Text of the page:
Thanks to technology, humanity now has enormous binoculars capable of looking millions of light-years away to bring us snapshots like the one we are going to share below: the first full-resolution photograph of a supermassive black hole.
This black hole It is located within the Messier 87 galaxy, 55 million light years from Earth, and yet it was the protagonist in 2019 because it was the first black hole to be directly photographed by astronomers.
But now, just four years later, and thanks to artificial intelligence, we already have a full-resolution image that reveals much more detail.
This discovery “will play a critical role in our ability to understand their behavior”, maintain the scientists, to which they add that “could help explain how this phenomenon eats matter”.
Thanks to this image At full resolution, a central region has now been revealed that is larger and darker than first thought, and can be more clearly seen to be surrounded by glowing gas. They also found that the width of the ring in the image was much smaller than previously thought. They were able to arrive at this image with the help of data from the Event Horizon Telescope (EHT).
M87 is about 6.5 billion times the mass of our sun.
To understand this end result, remember that in 2017 the EHT used a network of seven telescopes around the world to collect data on M87. In that first image, a series of data gaps appeared like missing pieces in a puzzle, and now thanks to the artificial intelligence has been completed.
“With our new machine learning technique, PRIMO, we were able to achieve the maximum resolution of the current matrix“says the lead author, Lia Medeirosfrom the Institute for Advanced Study in Princeton, New Jersey.
“Since we can’t study black holes up close, the detail in an image plays a critical role in our ability to understand their behavior. The width of the ring in the image is now smaller by a factor of two, which will be a powerful constraint for our theoretical models and gravity tests.“, Add.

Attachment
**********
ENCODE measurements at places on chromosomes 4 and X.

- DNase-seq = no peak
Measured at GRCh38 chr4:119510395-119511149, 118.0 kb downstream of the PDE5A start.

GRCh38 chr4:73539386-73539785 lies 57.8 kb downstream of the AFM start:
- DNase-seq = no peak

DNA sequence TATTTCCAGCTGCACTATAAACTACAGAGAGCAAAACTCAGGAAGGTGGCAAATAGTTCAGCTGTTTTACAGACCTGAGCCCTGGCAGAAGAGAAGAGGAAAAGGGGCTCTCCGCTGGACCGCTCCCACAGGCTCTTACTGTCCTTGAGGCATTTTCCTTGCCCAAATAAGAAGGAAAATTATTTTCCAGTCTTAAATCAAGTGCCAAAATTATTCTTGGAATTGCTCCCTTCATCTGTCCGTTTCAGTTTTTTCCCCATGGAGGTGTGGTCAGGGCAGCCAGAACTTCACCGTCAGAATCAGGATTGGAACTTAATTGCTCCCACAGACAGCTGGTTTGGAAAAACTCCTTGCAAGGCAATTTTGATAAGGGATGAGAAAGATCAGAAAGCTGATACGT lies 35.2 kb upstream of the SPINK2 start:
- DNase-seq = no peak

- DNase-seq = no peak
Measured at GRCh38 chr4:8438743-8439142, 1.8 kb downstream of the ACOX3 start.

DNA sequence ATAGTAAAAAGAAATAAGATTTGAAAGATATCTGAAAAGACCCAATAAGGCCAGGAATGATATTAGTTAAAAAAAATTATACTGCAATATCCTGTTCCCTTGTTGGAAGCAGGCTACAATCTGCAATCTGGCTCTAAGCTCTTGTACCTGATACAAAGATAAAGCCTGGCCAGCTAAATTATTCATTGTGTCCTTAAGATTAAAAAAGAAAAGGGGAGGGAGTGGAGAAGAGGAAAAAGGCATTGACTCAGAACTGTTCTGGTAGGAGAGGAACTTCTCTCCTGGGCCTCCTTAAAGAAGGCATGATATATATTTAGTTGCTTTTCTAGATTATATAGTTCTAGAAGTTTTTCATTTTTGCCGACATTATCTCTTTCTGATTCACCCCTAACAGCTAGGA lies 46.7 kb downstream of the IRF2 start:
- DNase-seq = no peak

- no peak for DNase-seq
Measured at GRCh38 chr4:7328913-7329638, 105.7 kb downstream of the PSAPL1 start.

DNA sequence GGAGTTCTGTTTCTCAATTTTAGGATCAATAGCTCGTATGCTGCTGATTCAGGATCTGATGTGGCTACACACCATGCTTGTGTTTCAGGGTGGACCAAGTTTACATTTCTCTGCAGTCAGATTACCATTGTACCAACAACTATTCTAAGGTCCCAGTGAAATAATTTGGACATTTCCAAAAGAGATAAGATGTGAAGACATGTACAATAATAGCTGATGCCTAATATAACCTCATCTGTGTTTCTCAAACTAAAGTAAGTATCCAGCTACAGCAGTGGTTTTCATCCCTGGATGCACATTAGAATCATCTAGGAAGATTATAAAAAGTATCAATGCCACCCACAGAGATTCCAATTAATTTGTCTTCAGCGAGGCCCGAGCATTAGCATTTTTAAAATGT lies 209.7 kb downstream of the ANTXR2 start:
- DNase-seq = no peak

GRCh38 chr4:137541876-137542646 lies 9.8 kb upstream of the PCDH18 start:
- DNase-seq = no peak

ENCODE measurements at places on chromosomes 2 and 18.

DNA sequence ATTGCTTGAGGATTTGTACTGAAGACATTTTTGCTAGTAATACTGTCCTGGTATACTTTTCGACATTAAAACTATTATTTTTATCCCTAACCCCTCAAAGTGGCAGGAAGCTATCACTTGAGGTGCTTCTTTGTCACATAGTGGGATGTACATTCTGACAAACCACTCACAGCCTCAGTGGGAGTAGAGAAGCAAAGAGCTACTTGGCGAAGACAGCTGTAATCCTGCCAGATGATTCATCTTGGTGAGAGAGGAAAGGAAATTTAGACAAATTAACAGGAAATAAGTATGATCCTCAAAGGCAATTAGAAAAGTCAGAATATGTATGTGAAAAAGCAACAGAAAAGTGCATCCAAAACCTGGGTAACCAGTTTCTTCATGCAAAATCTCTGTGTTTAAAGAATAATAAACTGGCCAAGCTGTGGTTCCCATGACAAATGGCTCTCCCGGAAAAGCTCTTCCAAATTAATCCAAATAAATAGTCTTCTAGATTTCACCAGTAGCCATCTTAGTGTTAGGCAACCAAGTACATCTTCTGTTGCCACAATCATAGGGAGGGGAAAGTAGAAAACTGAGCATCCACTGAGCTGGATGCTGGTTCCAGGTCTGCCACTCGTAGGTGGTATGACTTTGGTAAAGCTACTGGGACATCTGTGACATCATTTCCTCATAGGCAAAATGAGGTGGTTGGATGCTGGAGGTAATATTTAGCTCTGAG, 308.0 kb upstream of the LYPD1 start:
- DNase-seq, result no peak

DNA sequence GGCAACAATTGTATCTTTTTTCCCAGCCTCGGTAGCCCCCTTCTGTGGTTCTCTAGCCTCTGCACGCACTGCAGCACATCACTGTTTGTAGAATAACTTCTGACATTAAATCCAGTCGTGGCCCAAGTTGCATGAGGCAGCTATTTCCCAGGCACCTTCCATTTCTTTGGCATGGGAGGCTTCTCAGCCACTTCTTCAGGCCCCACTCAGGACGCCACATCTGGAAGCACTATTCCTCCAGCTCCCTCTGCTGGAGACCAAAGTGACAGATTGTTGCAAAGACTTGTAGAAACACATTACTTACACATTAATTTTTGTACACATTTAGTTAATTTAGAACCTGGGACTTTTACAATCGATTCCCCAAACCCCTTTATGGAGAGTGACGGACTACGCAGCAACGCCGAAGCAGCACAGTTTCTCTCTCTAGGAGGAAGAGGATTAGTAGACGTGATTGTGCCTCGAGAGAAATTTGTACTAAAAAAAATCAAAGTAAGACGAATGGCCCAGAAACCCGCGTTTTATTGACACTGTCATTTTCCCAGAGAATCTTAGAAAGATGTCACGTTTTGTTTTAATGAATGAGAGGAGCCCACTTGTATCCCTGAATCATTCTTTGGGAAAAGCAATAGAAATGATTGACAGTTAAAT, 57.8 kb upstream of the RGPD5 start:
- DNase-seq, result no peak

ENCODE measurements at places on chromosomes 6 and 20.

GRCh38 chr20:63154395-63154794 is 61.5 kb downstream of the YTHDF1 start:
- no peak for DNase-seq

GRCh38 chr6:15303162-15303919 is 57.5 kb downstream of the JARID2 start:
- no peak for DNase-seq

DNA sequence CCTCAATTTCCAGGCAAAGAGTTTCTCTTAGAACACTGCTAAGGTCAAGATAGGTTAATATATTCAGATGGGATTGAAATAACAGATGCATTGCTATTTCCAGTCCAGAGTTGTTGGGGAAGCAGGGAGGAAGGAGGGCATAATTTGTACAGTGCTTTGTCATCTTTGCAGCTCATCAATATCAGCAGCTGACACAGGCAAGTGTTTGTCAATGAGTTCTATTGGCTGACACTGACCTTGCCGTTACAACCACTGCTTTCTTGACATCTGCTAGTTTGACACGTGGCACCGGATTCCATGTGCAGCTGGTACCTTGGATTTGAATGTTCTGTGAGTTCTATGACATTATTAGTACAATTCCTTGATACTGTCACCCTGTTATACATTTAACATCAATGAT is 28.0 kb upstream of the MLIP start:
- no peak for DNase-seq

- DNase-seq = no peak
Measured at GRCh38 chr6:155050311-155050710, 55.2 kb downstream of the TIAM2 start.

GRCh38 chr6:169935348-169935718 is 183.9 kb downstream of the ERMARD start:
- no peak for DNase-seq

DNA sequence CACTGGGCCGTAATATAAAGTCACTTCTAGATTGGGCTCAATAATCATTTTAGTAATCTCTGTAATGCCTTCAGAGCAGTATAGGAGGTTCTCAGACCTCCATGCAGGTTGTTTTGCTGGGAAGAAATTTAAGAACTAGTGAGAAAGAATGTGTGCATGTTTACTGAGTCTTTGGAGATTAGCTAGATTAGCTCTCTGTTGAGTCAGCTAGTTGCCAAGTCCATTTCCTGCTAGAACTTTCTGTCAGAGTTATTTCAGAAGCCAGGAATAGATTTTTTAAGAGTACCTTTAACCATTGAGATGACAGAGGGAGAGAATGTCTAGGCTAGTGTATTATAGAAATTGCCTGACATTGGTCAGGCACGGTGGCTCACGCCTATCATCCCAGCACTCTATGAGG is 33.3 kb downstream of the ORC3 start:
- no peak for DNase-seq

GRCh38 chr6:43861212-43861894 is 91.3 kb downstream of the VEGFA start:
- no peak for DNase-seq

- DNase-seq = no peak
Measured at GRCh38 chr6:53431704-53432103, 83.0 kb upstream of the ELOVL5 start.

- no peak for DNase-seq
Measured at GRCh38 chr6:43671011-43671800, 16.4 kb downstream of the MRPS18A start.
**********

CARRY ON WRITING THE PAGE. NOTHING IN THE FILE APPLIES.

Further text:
M87 is estimated to be about 6.5 billion times the mass of our sun and spews out intense jets of energy. These jets emerge from the core of the black hole and extend at least 5,000 light-years from its center.
Artificial intelligence is based on learning under a technique that allows computers to generate rules based on large sets of training material.
This machine learning has previously been used to recreate works of art or complete some of Beethoven’s unfinished works.
“PRIMO is a new approach to the difficult task of building images from EHT observations.says Lauer.It provides a way to compensate for missing information about the object being observed, which is required to generate the image that would have been seen using a single gigantic Earth-sized radio telescope.”.
“Approximately four years after EHT released the first horizon-scale image of a black hole in 2019, we have marked another milestone, producing an image that uses the full resolution of the array for the first time. The new machine learning techniques we have developed provide a golden opportunity for our collective work to understand the physics of black holes.”, he concludes.